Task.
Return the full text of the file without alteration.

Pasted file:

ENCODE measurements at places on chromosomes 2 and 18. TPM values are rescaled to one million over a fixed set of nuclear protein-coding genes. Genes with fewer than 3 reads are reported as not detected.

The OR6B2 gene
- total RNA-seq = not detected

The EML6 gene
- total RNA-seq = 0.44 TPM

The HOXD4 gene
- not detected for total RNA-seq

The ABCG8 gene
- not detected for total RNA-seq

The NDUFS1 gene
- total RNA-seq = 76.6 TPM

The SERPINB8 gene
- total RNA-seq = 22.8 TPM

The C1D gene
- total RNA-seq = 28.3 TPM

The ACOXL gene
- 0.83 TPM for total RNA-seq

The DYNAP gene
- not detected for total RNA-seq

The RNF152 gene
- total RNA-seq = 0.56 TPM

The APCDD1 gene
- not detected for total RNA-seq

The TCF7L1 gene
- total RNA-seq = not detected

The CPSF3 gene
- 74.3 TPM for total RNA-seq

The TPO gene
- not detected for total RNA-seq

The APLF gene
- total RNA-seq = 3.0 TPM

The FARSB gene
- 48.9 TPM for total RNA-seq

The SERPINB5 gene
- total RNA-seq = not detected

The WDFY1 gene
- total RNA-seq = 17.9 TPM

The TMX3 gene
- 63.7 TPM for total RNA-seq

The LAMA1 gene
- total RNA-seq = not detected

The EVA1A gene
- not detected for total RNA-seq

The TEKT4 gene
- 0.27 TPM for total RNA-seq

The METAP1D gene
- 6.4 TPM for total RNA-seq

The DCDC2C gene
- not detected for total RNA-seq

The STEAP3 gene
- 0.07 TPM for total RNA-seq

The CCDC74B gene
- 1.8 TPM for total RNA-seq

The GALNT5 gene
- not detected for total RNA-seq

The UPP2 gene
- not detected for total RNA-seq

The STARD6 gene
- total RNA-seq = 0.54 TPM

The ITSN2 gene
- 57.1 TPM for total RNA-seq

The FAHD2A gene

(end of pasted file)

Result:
ENCODE measurements at places on chromosomes 2 and 18. TPM values are rescaled to one million over a fixed set of nuclear protein-coding genes. Genes with fewer than 3 reads are reported as not detected.

The OR6B2 gene
- total RNA-seq = not detected

The EML6 gene
- total RNA-seq = 0.44 TPM

The HOXD4 gene
- not detected for total RNA-seq

The ABCG8 gene
- not detected for total RNA-seq

The NDUFS1 gene
- total RNA-seq = 76.6 TPM

The SERPINB8 gene
- total RNA-seq = 22.8 TPM

The C1D gene
- total RNA-seq = 28.3 TPM

The ACOXL gene
- 0.83 TPM for total RNA-seq

The DYNAP gene
- not detected for total RNA-seq

The RNF152 gene
- total RNA-seq = 0.56 TPM

The APCDD1 gene
- not detected for total RNA-seq

The TCF7L1 gene
- total RNA-seq = not detected

The CPSF3 gene
- 74.3 TPM for total RNA-seq

The TPO gene
- not detected for total RNA-seq

The APLF gene
- total RNA-seq = 3.0 TPM

The FARSB gene
- 48.9 TPM for total RNA-seq

The SERPINB5 gene
- total RNA-seq = not detected

The WDFY1 gene
- total RNA-seq = 17.9 TPM

The TMX3 gene
- 63.7 TPM for total RNA-seq

The LAMA1 gene
- total RNA-seq = not detected

The EVA1A gene
- not detected for total RNA-seq

The TEKT4 gene
- 0.27 TPM for total RNA-seq

The METAP1D gene
- 6.4 TPM for total RNA-seq

The DCDC2C gene
- not detected for total RNA-seq

The STEAP3 gene
- 0.07 TPM for total RNA-seq

The CCDC74B gene
- 1.8 TPM for total RNA-seq

The GALNT5 gene
- not detected for total RNA-seq

The UPP2 gene
- not detected for total RNA-seq

The STARD6 gene
- total RNA-seq = 0.54 TPM

The ITSN2 gene
- 57.1 TPM for total RNA-seq

The FAHD2A gene